On January 8 1983, Everybody peaked at number-three on the US Hot Dance Music/Club Play chart. It would remain locked in that position for three weeks before quickly descending. Then known as Hot Dance/Disco, it was Madonna’s first appearance on the chart that she continues to rule today, with a total of 43 number-one hits under her belt.
Long live the Dancing Queen!
On December 20, 20 2003, Madonna had three titles on the Hot Dance Music/Club Play chart in the USA: Me Against The Music, Nobody Knows Me and Nothing Fails.
Madonna was the second artist in 18 years to achieve 3 simultaneous entries on the Hot Dance Music/Club Play chart (previously achieved by Bronski Beat in 1985).
Watch Nobody Knows Me live from the Re-Invention Tour:
On November 30 2002, Die Another Day (Remixes) spent the first of two weeks at number-one on the Hot Dance Music/Club Play chart in US. It was Madonna’s 28th single to top the dance charts.
On November 17 2001, the promo-only remixes for Impressive Instant by Peter Rauhofer climbed to number-one on the Billboard Hot Dance Club Play chart in the US. It remained in the top spot for the week of November 24th.
On September 26 2009, “Celebration” became Madonna’s 40th number-one song on the Billboard Hot Dance Club Songs chart in the US.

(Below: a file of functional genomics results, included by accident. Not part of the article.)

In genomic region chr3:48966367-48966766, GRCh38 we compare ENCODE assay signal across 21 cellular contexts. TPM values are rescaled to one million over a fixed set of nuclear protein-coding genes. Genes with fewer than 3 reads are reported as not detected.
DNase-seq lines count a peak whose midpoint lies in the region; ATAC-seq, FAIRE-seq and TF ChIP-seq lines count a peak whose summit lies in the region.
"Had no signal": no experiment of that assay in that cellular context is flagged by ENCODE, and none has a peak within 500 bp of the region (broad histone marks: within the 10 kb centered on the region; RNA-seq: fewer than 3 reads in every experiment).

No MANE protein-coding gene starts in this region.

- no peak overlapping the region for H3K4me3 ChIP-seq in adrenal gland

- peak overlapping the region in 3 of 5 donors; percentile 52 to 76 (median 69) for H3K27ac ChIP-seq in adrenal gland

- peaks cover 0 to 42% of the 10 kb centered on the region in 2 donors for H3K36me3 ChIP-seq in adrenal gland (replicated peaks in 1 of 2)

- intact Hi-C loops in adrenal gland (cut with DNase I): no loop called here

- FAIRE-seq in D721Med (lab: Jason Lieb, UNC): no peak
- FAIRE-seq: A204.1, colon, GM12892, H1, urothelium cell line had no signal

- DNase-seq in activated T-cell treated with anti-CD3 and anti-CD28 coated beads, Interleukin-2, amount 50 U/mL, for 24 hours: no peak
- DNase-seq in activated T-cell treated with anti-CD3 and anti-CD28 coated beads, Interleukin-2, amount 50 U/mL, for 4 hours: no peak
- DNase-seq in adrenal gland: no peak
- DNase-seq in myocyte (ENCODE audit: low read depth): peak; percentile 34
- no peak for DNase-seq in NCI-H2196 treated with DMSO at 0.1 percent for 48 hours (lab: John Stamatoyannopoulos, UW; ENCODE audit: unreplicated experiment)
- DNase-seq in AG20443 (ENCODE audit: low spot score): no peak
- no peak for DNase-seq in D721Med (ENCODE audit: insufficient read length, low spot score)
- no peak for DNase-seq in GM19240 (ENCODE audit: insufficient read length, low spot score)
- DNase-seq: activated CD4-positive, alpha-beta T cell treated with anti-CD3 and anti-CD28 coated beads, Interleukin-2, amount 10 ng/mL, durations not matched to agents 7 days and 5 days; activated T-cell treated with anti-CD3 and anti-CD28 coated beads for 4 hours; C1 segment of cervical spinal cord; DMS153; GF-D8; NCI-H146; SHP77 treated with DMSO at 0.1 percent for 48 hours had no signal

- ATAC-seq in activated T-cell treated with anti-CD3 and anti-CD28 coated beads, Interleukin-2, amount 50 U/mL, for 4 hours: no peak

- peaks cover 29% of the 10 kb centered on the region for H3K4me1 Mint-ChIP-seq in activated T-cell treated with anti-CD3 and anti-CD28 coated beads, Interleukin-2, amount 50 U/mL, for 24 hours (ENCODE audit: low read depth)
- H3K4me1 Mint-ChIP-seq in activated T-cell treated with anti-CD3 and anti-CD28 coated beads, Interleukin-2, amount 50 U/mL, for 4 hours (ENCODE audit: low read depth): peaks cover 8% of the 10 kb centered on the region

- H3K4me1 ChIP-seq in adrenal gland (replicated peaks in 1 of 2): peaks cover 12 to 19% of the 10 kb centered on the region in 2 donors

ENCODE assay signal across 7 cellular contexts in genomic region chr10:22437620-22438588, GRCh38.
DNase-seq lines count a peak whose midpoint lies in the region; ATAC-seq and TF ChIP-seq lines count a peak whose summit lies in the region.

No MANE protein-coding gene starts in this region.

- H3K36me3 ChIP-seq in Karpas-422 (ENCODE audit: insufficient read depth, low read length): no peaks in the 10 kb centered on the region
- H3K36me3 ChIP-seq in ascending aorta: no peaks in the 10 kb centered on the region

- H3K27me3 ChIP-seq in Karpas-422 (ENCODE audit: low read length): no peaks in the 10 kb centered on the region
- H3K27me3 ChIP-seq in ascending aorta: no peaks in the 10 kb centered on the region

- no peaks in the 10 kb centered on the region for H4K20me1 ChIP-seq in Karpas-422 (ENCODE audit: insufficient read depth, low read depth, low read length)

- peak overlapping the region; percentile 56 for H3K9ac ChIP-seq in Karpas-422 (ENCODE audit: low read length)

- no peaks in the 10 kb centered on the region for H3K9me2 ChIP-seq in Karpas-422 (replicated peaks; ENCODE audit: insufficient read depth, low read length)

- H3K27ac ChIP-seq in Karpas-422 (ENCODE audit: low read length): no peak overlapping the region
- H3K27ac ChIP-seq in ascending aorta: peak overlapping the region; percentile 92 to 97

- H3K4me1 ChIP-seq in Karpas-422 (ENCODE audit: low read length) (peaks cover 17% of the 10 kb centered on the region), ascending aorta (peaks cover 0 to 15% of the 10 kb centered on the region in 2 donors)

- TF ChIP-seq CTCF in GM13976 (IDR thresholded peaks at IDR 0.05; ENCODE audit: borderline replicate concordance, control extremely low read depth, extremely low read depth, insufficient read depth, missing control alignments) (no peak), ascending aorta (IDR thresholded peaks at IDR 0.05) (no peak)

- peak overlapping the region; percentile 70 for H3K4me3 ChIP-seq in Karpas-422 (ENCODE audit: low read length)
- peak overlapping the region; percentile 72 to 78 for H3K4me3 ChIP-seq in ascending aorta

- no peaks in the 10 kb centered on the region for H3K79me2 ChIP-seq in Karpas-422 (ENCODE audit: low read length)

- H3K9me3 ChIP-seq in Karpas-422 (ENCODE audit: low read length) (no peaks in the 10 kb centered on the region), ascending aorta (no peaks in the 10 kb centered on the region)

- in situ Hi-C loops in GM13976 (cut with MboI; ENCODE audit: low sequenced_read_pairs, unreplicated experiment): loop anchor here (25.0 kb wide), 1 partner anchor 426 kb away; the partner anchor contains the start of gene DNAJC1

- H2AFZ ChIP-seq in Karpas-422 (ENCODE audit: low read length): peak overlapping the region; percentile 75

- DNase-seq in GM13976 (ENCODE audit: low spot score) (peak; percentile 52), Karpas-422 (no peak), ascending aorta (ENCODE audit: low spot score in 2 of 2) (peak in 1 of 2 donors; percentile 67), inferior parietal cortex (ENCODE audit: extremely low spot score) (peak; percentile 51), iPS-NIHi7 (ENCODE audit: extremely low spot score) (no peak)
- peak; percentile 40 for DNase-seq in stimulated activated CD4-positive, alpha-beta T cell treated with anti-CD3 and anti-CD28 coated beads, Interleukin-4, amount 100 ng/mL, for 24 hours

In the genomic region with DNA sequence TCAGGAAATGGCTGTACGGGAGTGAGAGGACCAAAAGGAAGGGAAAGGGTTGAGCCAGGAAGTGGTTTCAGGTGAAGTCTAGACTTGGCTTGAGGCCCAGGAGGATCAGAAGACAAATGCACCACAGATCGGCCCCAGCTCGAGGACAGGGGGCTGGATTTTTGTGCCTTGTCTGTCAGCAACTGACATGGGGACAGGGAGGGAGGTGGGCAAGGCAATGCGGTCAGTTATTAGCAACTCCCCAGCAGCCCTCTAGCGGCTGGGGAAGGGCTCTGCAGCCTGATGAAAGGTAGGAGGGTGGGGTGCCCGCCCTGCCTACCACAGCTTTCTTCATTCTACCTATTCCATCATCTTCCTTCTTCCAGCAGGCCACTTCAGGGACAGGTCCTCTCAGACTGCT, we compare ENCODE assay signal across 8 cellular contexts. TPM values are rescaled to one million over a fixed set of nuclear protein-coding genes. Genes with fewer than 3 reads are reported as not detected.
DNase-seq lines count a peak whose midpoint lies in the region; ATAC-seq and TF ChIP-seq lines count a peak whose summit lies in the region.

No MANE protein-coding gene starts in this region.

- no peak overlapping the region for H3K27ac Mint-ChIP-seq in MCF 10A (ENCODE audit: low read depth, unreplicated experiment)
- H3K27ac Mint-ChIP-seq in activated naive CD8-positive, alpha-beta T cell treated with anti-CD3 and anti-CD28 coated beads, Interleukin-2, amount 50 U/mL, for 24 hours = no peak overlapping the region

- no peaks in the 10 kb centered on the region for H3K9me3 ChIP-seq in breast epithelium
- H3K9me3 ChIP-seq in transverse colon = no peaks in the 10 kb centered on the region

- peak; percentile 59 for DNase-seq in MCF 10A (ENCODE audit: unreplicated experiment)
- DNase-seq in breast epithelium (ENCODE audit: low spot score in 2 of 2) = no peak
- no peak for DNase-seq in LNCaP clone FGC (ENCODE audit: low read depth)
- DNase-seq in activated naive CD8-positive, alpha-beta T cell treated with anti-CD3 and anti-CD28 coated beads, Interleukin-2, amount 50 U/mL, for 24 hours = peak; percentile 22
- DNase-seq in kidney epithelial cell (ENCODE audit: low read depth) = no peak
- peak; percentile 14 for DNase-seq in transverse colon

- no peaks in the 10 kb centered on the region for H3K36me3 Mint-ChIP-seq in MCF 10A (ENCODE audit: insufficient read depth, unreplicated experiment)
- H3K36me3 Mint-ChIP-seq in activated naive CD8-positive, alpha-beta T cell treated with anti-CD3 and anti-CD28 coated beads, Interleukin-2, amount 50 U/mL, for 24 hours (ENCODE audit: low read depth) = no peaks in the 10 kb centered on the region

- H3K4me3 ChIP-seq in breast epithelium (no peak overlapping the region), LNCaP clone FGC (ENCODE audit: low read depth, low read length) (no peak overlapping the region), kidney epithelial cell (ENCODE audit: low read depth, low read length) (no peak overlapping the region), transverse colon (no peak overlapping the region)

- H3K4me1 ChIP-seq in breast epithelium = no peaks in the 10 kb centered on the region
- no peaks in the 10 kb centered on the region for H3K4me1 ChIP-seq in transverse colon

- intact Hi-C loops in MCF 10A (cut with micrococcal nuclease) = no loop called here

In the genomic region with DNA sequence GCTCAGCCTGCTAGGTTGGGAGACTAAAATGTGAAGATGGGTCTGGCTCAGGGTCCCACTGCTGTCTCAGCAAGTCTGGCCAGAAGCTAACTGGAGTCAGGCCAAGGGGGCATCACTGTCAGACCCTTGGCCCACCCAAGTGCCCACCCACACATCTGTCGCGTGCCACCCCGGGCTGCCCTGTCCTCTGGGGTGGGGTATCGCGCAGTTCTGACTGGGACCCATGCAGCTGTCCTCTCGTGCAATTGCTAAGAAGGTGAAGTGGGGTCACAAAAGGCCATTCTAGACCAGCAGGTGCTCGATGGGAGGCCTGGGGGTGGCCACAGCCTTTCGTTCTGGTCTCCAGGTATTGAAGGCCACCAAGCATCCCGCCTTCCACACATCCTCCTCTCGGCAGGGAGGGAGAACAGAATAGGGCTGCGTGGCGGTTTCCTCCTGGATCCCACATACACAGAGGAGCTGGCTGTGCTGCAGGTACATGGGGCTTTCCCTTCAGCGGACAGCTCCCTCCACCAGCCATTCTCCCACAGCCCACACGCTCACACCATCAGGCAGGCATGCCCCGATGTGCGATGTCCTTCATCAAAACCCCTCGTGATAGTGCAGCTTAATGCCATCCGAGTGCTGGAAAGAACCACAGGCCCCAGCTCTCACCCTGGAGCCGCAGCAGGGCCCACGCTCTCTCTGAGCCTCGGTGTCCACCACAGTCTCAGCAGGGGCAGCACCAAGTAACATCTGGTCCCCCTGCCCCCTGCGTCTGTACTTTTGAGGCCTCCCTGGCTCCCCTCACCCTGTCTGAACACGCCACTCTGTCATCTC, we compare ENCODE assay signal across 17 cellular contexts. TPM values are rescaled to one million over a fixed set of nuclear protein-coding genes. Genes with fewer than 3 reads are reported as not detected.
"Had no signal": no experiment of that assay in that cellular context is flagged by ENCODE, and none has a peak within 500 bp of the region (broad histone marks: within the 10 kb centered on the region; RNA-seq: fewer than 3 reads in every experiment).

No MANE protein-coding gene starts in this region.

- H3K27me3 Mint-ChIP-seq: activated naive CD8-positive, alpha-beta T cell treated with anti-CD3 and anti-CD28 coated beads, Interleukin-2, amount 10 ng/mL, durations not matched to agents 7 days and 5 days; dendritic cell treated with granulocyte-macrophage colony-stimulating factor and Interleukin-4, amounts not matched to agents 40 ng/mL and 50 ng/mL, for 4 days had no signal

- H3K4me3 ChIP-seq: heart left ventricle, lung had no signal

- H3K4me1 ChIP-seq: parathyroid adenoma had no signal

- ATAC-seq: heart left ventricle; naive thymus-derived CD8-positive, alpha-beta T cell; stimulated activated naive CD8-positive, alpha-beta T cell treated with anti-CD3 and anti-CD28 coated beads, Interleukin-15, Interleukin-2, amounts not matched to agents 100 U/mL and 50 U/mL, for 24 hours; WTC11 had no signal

The remixes by Benny Benassi in particular were so well received that Madonna chose to use his version for the song’s music video instead of the Oakenfold produced album version. During her 2012 MDNA Tour, Benassi’s remix of “Celebration” was featured again when it was used for the show’s closing number.
Following in the tradition of Shep Pettibone and William Orbit, Benassi was promoted from remixer to co-songwriter/producer status when Madonna agreed to collaborate with him on several tracks for her MDNA album, including the set’s second single “Girl Gone Wild.”
On August 30 2012, “Turn Up The Radio” jumped to the top position on the Billboard Hot Dance/Club Play Chart, earning her a record-extending 43rd number-one single on the chart.
Marking a sign of the times, the single and remixes were sold exclusively to digital retailers and were sadly not given a physical release on any format (aside from scarce promotional copies), in any country. This was the first time in Madonna’s career that an international commercial single was unavailable to record shops and collectors either through domestic distribution or as an import.
We hope that Interscope realizes that there are many old-school Madonna fans who still enjoy collecting physical releases – and we’re willing to pay for them. So what will it be Interscope? Would you like to earn some extra bucks with the singles from Madonna’s next album, or are you going to leave collectors with padded pockets?